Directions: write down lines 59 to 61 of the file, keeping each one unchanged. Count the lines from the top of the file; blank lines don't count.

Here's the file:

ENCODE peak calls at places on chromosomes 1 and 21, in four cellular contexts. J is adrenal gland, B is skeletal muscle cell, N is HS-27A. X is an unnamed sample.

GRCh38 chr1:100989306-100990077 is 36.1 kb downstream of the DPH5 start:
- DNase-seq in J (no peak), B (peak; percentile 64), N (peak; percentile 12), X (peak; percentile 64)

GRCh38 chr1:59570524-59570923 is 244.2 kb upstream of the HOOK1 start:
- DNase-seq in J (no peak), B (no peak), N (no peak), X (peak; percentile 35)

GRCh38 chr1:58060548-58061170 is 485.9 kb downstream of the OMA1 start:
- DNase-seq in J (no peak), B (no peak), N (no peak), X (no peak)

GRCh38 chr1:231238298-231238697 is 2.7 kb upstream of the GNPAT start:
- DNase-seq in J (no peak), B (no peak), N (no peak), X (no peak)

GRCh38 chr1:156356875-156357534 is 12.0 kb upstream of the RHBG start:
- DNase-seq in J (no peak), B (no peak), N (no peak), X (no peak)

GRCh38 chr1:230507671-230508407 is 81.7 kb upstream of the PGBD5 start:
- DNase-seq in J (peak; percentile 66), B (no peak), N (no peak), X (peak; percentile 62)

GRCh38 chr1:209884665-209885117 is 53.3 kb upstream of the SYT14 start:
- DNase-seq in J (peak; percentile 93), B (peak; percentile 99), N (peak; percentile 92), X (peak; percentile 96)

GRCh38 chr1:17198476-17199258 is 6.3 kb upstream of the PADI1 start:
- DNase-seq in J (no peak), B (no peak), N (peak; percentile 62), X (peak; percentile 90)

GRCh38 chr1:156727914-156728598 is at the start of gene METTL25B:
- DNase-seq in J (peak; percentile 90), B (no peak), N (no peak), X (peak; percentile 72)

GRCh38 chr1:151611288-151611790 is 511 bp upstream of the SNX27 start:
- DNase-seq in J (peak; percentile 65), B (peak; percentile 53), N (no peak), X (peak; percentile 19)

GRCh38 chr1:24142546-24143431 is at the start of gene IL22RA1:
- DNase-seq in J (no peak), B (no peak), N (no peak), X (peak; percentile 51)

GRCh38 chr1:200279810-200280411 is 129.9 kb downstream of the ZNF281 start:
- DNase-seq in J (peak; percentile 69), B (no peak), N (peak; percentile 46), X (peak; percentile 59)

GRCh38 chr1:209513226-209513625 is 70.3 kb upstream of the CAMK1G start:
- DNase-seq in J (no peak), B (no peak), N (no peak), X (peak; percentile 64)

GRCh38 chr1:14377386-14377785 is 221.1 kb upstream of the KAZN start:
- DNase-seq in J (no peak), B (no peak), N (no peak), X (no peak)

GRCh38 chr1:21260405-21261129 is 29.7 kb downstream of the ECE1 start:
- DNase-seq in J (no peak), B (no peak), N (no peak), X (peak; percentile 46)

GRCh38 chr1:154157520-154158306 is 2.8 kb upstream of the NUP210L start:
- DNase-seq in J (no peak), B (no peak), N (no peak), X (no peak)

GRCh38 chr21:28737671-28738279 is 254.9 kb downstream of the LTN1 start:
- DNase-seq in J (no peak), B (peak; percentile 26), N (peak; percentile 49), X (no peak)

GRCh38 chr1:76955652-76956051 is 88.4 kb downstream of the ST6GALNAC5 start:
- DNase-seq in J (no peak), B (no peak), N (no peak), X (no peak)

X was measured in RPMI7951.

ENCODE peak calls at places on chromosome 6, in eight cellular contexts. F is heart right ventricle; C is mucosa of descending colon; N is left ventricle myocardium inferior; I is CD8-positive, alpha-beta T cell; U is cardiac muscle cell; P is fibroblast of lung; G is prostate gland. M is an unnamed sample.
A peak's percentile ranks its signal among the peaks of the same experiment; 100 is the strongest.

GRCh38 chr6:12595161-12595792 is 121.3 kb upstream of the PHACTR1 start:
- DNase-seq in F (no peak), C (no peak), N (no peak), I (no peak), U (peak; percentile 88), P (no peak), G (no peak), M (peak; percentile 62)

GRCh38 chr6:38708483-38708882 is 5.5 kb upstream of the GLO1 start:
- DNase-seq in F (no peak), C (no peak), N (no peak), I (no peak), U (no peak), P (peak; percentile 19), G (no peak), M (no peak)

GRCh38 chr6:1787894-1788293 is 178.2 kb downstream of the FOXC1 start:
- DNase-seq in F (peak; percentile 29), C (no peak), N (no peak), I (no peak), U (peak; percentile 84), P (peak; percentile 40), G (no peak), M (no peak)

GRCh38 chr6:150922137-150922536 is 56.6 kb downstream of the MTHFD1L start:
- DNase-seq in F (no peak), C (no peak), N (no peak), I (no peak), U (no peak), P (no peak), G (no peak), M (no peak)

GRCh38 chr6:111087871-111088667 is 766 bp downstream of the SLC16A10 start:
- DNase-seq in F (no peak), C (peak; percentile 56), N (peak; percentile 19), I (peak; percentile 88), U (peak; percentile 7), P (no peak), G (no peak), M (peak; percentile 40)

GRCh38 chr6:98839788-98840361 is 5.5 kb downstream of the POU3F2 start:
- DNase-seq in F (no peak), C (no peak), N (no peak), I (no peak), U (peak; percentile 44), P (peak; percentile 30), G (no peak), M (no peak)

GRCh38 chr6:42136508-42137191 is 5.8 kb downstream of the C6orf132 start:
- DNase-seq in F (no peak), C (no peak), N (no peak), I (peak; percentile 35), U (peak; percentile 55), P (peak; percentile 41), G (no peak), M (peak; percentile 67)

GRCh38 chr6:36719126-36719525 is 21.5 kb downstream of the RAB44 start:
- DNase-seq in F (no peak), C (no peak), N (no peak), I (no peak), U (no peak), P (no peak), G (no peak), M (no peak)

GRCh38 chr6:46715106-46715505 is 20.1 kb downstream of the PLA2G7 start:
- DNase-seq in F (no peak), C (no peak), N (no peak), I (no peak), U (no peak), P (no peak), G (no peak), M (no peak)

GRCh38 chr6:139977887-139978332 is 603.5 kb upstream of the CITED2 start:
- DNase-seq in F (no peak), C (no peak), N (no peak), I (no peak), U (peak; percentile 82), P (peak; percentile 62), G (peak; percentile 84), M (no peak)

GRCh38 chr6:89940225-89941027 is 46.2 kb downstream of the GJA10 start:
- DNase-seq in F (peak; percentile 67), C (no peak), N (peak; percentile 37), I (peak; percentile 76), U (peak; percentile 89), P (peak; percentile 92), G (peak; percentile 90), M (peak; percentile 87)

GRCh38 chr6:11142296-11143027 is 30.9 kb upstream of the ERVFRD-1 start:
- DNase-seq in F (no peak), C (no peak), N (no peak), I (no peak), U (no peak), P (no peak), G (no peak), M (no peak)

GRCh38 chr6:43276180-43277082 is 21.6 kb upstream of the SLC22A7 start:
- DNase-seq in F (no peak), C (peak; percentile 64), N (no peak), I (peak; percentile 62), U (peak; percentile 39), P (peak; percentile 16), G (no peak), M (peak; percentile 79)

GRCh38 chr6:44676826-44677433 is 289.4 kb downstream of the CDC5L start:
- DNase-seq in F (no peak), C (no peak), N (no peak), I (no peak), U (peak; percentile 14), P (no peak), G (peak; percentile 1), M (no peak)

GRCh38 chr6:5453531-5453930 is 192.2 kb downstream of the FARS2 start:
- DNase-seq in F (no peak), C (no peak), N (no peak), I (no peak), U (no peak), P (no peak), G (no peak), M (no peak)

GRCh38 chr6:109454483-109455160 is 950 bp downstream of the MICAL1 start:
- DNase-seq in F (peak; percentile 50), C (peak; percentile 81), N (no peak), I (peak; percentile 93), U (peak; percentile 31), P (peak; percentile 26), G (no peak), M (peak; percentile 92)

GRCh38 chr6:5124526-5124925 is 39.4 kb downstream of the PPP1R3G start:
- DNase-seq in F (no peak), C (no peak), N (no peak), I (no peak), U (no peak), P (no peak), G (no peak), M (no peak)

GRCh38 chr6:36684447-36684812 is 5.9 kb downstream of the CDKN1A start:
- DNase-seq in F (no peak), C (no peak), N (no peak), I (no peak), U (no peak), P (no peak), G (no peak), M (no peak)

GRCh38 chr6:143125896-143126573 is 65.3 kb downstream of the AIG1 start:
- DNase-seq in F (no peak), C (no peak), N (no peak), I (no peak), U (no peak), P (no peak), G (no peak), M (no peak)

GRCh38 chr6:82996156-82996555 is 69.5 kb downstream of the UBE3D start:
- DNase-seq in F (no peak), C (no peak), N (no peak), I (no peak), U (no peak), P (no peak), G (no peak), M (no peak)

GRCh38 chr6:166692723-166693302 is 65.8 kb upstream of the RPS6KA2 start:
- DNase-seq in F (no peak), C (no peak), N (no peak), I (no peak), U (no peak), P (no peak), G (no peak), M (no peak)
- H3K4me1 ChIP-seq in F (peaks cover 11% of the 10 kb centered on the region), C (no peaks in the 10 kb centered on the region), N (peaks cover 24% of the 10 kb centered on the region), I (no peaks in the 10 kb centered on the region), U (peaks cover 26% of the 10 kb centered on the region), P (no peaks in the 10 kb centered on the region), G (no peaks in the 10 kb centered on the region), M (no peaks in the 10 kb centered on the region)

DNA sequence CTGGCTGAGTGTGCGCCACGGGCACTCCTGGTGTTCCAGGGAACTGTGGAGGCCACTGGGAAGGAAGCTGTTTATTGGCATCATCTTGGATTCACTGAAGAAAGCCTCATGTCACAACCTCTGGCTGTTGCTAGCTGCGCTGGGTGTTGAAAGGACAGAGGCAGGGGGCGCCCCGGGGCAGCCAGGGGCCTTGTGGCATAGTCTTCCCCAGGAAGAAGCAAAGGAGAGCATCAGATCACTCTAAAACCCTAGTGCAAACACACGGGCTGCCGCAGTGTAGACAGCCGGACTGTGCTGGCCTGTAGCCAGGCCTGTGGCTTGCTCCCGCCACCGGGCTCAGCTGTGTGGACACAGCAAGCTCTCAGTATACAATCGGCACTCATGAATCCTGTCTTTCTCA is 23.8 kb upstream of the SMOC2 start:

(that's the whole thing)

GRCh38 chr6:139977887-139978332 is 603.5 kb upstream of the CITED2 start:
- DNase-seq in F (no peak), C (no peak), N (no peak), I (no peak), U (peak; percentile 82), P (peak; percentile 62), G (peak; percentile 84), M (no peak)

GRCh38 chr6:89940225-89941027 is 46.2 kb downstream of the GJA10 start: